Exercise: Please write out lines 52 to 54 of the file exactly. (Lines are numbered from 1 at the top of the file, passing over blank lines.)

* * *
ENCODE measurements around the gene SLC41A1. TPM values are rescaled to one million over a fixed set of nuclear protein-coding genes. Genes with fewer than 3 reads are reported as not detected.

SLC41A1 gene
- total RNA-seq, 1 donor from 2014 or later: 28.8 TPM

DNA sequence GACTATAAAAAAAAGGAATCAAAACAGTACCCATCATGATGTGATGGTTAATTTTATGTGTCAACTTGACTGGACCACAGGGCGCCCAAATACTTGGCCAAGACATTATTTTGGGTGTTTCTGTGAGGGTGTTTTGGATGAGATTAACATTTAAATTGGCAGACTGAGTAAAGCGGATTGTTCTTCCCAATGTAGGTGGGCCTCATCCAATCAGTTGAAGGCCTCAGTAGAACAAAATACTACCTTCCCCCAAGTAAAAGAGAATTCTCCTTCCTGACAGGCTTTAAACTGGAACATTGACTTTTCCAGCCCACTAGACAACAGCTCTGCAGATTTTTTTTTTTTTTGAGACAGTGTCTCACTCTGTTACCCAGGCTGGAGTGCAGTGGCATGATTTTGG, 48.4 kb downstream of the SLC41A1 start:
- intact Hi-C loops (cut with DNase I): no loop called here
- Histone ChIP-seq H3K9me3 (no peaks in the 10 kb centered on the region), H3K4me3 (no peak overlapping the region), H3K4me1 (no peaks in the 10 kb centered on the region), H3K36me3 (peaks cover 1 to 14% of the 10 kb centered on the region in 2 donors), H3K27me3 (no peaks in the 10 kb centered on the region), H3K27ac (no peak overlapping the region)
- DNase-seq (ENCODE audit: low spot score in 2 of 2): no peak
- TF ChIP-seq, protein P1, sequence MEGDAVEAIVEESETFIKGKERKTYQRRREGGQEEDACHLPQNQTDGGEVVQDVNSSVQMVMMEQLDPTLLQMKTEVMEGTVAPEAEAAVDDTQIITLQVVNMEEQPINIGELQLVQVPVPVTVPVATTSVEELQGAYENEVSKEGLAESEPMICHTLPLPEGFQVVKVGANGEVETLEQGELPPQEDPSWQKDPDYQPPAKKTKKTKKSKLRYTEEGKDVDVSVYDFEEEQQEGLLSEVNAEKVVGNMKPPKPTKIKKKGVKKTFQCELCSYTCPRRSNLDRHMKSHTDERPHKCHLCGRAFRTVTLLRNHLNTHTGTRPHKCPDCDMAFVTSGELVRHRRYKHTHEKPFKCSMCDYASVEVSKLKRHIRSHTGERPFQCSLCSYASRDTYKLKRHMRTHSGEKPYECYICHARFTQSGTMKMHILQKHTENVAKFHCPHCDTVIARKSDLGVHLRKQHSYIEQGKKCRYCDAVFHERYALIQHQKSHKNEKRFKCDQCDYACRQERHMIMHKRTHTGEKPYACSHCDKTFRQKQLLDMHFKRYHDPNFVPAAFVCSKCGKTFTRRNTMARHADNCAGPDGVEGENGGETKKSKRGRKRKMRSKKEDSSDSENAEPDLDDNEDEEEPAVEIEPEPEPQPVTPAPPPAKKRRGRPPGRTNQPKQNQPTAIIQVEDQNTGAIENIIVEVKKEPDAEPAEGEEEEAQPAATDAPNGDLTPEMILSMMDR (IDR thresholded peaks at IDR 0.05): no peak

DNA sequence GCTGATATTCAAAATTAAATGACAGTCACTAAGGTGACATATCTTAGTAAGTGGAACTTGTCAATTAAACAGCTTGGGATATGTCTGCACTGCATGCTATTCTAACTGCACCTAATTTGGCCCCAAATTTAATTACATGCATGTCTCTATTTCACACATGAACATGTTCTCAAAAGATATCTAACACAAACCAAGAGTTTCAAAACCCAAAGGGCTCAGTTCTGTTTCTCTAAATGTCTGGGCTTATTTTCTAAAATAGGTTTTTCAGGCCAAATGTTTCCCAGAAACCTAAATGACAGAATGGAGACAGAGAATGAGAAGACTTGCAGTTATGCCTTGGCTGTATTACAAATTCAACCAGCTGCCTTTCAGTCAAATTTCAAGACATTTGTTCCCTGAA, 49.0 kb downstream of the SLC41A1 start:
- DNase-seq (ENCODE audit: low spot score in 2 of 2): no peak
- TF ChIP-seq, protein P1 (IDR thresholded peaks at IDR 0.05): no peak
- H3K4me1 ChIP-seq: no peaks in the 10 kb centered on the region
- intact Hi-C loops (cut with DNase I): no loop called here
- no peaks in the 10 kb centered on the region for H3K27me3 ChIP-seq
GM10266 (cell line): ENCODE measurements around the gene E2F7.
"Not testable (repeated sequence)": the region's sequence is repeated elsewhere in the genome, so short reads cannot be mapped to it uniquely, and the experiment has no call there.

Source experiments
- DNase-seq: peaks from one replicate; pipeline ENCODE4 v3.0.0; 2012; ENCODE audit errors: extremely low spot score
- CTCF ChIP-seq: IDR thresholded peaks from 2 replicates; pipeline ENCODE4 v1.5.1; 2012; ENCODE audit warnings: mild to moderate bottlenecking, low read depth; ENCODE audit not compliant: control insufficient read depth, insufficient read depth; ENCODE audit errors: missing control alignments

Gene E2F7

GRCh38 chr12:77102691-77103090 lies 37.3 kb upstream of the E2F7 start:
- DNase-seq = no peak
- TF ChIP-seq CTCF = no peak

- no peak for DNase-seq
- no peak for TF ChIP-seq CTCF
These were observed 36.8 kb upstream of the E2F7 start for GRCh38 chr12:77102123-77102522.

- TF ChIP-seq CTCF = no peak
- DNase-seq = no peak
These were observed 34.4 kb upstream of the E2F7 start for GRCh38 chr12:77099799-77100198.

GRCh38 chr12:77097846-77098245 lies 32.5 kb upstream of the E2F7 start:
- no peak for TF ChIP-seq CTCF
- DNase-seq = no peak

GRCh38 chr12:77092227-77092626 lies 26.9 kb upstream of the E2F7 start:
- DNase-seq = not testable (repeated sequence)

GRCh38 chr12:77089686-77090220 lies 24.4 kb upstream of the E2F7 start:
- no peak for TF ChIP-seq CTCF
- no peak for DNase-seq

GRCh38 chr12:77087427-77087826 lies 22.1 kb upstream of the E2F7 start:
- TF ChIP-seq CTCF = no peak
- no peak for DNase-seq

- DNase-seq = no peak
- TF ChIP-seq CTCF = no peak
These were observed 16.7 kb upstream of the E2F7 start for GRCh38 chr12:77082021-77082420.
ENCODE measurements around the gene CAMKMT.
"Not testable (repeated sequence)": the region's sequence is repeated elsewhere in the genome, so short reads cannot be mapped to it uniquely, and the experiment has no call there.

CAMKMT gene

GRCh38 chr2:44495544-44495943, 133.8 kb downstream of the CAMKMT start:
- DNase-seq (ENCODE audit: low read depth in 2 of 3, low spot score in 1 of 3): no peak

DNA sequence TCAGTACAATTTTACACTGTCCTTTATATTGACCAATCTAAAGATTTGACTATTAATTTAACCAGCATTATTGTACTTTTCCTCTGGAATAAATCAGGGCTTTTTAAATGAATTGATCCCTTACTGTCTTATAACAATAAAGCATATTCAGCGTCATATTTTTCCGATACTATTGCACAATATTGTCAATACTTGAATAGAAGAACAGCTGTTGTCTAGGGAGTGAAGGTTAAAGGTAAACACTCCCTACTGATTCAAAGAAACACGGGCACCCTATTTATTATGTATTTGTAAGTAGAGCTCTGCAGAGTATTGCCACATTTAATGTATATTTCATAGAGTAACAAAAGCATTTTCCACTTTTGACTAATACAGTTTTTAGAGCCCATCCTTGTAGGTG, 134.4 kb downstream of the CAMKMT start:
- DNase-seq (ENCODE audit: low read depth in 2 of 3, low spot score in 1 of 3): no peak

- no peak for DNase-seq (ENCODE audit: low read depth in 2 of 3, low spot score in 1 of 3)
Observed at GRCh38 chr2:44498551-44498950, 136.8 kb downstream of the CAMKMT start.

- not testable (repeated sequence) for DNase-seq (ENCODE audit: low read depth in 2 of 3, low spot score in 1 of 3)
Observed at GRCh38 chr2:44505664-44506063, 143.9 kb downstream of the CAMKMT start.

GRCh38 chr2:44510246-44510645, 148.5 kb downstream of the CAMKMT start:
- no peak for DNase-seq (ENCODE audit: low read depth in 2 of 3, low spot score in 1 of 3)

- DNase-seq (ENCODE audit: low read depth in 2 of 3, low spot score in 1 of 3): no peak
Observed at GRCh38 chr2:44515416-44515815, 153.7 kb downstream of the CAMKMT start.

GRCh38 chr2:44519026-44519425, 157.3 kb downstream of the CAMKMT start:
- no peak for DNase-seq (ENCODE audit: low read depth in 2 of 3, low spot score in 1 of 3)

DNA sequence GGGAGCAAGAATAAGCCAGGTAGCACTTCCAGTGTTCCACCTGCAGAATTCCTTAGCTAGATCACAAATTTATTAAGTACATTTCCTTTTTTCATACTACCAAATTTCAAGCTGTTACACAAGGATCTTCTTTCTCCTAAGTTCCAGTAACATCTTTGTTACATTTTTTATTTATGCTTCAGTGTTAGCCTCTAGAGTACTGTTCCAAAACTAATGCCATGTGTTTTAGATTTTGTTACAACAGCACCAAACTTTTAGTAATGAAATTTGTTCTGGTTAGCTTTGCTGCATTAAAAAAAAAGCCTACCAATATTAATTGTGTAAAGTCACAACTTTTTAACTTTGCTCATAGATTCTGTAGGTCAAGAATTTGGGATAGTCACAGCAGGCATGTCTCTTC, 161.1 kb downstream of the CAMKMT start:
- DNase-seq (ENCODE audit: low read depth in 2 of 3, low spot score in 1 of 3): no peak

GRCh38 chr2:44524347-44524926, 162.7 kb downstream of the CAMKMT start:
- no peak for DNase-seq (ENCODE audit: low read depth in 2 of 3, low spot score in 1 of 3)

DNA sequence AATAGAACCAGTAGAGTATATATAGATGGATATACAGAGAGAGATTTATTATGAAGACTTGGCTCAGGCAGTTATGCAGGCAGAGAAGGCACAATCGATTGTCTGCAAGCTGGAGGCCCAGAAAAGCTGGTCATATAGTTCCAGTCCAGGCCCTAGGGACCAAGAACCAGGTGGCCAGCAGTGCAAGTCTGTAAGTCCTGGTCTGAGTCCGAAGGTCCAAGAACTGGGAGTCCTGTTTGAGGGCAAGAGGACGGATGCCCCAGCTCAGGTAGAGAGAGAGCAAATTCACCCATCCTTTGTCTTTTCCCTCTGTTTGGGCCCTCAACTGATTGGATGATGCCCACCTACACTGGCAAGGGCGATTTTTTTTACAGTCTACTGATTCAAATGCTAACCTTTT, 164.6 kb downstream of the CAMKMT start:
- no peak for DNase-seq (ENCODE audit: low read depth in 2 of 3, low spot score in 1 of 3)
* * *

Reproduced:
Observed at GRCh38 chr2:44498551-44498950, 136.8 kb downstream of the CAMKMT start.

- not testable (repeated sequence) for DNase-seq (ENCODE audit: low read depth in 2 of 3, low spot score in 1 of 3)
Observed at GRCh38 chr2:44505664-44506063, 143.9 kb downstream of the CAMKMT start.